In late May, of 2020, Oliver Roberts looked around his city, and mashed up what he saw happening with an original work by Calford Barker junior. The original appears below.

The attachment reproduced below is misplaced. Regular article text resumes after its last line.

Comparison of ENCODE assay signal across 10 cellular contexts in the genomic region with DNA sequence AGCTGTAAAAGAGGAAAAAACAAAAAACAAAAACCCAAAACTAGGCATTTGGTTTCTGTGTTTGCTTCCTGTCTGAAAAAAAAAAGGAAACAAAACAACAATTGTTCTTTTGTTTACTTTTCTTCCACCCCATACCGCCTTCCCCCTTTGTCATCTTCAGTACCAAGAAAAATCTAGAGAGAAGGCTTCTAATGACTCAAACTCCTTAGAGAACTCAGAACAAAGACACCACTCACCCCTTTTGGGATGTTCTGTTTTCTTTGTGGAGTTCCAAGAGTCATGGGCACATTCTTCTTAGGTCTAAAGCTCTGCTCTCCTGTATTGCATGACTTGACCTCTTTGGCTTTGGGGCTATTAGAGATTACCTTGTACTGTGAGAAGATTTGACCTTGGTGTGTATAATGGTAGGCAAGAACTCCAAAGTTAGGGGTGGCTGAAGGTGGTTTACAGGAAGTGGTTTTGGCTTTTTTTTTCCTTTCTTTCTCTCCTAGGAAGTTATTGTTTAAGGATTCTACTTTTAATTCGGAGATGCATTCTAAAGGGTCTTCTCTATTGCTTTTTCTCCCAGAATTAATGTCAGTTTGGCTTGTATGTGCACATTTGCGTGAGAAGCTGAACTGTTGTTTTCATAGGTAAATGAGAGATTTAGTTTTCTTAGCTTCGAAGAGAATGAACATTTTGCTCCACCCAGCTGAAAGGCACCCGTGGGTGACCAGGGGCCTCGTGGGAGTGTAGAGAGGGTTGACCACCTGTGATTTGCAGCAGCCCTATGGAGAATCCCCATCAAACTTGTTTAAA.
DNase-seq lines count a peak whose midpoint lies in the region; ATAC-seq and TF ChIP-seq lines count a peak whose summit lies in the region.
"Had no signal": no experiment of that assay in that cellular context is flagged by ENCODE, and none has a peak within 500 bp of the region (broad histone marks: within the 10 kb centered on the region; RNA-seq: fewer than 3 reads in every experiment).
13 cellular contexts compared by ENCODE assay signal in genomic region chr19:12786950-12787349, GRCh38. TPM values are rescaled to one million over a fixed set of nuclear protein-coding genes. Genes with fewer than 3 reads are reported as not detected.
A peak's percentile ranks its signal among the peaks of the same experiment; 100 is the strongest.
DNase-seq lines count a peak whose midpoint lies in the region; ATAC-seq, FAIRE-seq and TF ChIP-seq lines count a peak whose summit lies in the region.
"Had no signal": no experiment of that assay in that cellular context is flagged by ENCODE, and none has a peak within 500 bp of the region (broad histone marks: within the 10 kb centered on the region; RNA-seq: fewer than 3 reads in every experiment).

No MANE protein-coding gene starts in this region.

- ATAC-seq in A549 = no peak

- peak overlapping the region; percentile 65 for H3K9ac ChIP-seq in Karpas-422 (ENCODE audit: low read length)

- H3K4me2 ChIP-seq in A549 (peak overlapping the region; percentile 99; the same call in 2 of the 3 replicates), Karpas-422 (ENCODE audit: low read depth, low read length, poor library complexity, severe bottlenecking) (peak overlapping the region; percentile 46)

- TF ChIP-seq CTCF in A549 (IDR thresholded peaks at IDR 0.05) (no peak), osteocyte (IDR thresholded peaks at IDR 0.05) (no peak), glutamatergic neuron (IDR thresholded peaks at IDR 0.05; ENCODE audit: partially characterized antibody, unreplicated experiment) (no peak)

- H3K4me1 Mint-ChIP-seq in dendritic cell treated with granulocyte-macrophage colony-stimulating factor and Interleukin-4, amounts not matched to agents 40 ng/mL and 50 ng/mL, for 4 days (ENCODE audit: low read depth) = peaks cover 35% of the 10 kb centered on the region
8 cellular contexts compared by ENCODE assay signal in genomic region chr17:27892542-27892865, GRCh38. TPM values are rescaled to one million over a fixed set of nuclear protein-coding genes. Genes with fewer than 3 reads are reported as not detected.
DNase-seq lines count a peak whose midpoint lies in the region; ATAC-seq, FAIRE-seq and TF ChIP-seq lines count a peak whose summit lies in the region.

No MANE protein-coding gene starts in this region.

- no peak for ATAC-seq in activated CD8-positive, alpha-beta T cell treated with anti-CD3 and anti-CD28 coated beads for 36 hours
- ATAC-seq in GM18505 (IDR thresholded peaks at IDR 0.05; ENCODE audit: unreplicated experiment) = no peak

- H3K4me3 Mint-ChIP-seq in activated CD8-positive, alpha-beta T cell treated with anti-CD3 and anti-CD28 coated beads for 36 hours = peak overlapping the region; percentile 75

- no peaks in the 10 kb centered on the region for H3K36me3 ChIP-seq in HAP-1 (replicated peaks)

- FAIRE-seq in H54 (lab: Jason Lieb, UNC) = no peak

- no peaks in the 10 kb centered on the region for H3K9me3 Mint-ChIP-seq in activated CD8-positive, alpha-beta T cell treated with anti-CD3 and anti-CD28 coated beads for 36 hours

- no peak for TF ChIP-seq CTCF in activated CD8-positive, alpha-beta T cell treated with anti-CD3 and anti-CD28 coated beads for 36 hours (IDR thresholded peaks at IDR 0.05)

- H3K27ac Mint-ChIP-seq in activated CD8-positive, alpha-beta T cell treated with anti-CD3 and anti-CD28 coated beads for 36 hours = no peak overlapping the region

‘Carl’ Calford Barker Jr. was born in Birmingham, AL sometime in the early to mid 1920’s. His father died of tuberculosis and his mother passed away soon after, effectively orphaning Calford from what Murphy believes was the age of 6 or 7. He was raised by his grandmother, and bounced around from relative to relative as he came of age in Birmingham. His childhood and adolescents was sculpted and scarred by the bitter racism and segregation that marred Alabama and the entire United States during this time. He would work as caddy at a local country club, carrying clubs and refreshments for wealthy, white members; they would stick cigars in his mouth and take photos of him for their friends and family. As a result, Calford vehemently despised racism and segregation, and the humiliation that he endured as a young black boy and man in the United States. Like many of his time, he withheld a great suspicion of the white person’s ability to be racist and to perpetuate racism. He would often refer to his hometown as the colloquial “Bombingham”, referring to the fifty or so bombings that would terrorize black people and their communities in Birmingham in the 1940’s, 50’s and 60’s. These experiences and understandings as a black man would shape Calford’s identity as he began to reveal more of his past to members of the ODC in the years before he passed.